But how do different audiences react to what synthetic biology does and can potentially do? Are they also as supportive and progressive as the stories told by the journalists (or, rather, recycled by the journalists)? This is what we tried to understand.

The Meeting of Young Minds is an event which was organized by the Rathenau Instituut in 2011 and 2012, where young synthetic biologists (students) met and debated with spokespersons of Dutch political youth organizations. The analysis of the event showed that positive expectations and an open attitude towards synthetic biology could certainly be found among the prospective politicians. However, concerns about the environment were expressed, as well as about the concept of designing new forms of life.

But of course, political organizations are not neutral and cannot be assumed to mirror general public views.

What happens when we turn our attention to the general public? Participants in citizens’ panels in Austria tended to focus primarily on the challenges and risks presented by synthetic biology and expressed only a mild enthusiasm for its potential applications. Noteworthy is that support for synthetic biology was always conditional to a number of demands, primarily transparency and information, which were defined as essential. Austrian citizens’ experiment of public engagement revealed also a rather worrisome distrust towards scientists and policy makers, coupled with a sense of resignation towards the inevitability of scientific and technological progress. Similar studies in the UK, Austria, and the US showed that public attitudes are either balanced or mainly negative towards synthetic biology.

These differences between media representations and public perceptions indicate a need for more responsible journalism about synthetic biology.

Mirko Ancillotti

(You can read more about Mirko’s work at CRB here.)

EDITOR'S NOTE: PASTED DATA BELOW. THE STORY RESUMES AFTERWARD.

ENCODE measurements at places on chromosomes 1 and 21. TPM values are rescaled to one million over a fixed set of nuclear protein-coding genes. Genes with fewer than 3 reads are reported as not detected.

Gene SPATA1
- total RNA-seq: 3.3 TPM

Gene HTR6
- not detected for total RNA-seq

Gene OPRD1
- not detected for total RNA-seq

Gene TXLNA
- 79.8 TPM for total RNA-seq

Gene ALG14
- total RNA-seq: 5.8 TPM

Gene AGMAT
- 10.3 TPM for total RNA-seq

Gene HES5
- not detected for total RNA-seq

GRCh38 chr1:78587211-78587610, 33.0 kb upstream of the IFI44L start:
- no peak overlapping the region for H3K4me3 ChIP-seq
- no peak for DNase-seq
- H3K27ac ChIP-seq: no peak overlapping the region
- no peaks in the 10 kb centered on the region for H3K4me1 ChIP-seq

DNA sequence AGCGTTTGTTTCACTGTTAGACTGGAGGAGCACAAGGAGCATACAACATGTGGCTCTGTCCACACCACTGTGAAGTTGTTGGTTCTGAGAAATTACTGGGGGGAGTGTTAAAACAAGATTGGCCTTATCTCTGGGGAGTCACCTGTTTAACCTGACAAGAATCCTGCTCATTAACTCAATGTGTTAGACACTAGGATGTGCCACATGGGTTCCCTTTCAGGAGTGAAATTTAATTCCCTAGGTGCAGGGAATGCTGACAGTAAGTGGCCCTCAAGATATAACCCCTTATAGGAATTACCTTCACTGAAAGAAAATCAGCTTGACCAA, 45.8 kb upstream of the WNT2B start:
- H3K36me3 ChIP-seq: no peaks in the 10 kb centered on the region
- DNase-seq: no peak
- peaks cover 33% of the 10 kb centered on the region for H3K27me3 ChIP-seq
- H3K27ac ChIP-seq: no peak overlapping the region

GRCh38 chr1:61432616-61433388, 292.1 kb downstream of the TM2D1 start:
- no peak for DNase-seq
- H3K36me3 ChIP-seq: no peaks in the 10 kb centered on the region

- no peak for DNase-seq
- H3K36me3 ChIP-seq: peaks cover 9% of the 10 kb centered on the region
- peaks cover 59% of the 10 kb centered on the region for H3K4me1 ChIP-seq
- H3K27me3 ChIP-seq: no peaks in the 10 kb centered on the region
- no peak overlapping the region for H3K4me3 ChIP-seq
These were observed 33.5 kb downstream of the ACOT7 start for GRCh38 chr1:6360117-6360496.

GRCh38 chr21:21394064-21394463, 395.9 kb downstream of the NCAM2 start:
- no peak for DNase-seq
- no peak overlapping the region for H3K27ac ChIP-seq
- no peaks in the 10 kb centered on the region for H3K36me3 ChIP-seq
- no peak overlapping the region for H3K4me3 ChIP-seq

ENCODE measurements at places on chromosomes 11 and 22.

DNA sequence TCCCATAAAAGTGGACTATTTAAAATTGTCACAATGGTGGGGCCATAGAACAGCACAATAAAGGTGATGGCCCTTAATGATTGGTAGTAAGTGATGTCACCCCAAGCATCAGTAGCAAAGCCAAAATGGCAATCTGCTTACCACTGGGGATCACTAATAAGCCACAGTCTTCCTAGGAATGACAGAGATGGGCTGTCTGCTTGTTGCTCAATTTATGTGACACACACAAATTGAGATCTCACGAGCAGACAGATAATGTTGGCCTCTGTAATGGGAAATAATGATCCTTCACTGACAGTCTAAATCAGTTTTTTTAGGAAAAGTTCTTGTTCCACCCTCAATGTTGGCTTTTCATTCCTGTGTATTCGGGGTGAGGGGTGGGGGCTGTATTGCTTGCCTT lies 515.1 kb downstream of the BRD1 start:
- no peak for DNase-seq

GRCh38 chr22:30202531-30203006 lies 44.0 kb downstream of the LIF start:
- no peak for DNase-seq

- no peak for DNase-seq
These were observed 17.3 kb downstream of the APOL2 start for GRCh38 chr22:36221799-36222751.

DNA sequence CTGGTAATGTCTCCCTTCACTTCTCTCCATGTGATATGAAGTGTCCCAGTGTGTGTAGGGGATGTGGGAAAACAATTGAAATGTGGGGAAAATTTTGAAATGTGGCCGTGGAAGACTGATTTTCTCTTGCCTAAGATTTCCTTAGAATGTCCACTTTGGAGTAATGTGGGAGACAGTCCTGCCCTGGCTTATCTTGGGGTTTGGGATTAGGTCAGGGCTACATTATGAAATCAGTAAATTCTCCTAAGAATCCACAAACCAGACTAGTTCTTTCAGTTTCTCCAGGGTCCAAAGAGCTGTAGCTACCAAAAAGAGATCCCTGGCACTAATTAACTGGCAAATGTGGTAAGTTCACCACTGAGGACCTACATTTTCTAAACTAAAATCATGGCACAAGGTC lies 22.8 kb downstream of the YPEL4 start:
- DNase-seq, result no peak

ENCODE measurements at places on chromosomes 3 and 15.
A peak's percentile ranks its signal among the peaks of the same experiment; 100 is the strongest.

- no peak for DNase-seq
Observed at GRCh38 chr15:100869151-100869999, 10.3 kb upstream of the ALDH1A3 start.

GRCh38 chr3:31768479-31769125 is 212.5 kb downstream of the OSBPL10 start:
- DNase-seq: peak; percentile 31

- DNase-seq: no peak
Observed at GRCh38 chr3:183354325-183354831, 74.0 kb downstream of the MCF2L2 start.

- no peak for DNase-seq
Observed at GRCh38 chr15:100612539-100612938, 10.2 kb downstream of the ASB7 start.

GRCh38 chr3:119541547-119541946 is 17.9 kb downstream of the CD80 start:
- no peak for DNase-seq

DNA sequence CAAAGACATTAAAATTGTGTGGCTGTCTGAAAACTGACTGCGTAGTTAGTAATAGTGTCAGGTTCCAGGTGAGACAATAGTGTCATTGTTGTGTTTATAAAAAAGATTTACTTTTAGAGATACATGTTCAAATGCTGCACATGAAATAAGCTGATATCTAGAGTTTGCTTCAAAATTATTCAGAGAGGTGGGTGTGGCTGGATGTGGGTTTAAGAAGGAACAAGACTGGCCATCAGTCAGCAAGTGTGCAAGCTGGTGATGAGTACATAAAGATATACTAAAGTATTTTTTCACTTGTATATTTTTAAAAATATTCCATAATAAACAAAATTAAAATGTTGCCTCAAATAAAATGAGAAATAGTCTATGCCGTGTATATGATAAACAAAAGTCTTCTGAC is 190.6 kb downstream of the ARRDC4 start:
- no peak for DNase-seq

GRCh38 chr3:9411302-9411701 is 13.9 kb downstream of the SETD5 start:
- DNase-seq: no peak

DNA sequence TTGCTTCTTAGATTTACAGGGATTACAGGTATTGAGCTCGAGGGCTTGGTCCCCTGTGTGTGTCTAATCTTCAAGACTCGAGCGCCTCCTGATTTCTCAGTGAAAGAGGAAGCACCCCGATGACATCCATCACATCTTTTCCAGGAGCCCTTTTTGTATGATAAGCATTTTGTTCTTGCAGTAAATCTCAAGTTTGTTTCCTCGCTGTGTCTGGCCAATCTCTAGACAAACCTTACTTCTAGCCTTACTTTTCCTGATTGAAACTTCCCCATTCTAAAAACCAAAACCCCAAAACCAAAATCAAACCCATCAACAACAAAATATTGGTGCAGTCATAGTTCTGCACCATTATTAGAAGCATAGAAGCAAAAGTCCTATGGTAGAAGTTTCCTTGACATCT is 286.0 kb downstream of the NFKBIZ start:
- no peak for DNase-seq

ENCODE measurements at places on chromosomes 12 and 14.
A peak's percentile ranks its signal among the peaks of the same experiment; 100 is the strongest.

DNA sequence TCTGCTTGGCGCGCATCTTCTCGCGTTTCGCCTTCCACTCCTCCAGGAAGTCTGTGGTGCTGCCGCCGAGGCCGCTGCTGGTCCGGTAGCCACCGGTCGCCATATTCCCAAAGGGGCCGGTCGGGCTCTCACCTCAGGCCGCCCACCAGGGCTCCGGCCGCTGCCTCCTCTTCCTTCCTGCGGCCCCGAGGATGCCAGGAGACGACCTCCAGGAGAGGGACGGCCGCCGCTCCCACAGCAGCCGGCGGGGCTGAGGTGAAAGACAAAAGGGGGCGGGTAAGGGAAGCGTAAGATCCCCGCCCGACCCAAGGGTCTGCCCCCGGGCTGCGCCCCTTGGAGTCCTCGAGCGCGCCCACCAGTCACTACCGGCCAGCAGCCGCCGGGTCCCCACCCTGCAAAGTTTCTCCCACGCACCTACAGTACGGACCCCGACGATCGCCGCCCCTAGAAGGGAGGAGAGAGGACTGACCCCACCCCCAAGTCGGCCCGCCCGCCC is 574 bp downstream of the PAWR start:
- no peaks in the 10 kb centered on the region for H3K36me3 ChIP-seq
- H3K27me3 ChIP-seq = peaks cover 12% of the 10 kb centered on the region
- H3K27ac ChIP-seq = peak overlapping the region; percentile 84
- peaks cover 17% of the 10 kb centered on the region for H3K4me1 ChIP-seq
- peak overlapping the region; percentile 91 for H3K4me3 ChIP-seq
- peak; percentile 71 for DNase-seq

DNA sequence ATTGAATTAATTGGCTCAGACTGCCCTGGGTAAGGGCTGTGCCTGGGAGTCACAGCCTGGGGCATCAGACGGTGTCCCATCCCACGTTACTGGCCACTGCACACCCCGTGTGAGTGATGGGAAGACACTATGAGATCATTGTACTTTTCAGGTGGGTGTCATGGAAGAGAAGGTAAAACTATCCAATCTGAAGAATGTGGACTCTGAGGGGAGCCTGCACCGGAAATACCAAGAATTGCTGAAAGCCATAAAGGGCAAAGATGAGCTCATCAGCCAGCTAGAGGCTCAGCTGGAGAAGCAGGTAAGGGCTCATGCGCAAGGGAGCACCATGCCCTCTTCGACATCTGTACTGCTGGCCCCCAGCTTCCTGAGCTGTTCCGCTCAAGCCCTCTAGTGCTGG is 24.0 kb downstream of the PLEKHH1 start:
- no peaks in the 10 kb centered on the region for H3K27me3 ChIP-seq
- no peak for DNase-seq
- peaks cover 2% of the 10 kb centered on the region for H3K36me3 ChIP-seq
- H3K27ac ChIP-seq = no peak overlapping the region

Ancillotti M., Rerimassie V., Seitz S. and Steurer W. 2016 “An update of public perceptions of synthetic biology: still undecided?” NanoEthics, DOI: 10.1007/s11569-016-0256-3

This post in Swedish

We care about communication - the Ethics Blog


Direct brain communication: a new book

May 17, 2016

Pär SegerdahlImages of the brain, created with advanced technology, are known to most of us. But progress in neuroscience is fast. Less familiar are new technical opportunities to communicate directly with the brain … or however you put it!

Even the unconscious brain is alive. It has been possible to depict responses in the “unconscious” brain to what occurs in its environment. In some cases one has been able to establish communication, where the “unconscious” patient answers yes/no-questions by thinking of one thing if the answer is “yes” and on another thing if the answer is “no.” This activates different parts of the brain. Since researchers/doctors can detect which part of the brain is activated, the patient can answer questions and communicate with the outside world. (Here is an earlier post on this.)

Other examples of this development are new interfaces between brain and computer, where people learn to control a computer, not through the muscles, but via electrodes connected in the brain. People who cannot communicate verbally can thus get computer support. They can also learn to control prostheses. The brain is obviously exceptionally plastic and interactive!

A new anthology, with Michele Farisco and Kathinka Evers from CRB as editors, systematically assesses the philosophical, scientific, ethical and legal issues that this development implies: Neurotechnology and Direct Brain Communication (Routledge, 2016).

The book addresses scientific and clinical implications of the possibility to communicate with patients who may not be quite as unconscious as we thought. Perhaps we should rather talk about altered states of consciousness. But also infant care is discussed, as well as ethical and legal issues about authority, informed consent and privacy.

The book is written for researchers and graduate students in cognitive science, neurology, psychiatry, clinical psychology, medicine, medical ethics, medical technology, neuroethics, neurophilosophy and philosophy of mind. It may interest also healthcare professionals and a broader public fascinated by the mind.

Michele Farisco and Kathinka Evers both work in the European flagship project, Human Brain Project.

(You find more information about the book and about the editors here.)

Pär Segerdahl

This post in Swedish

We recommend readings - the Ethics Blog


%d bloggers like this: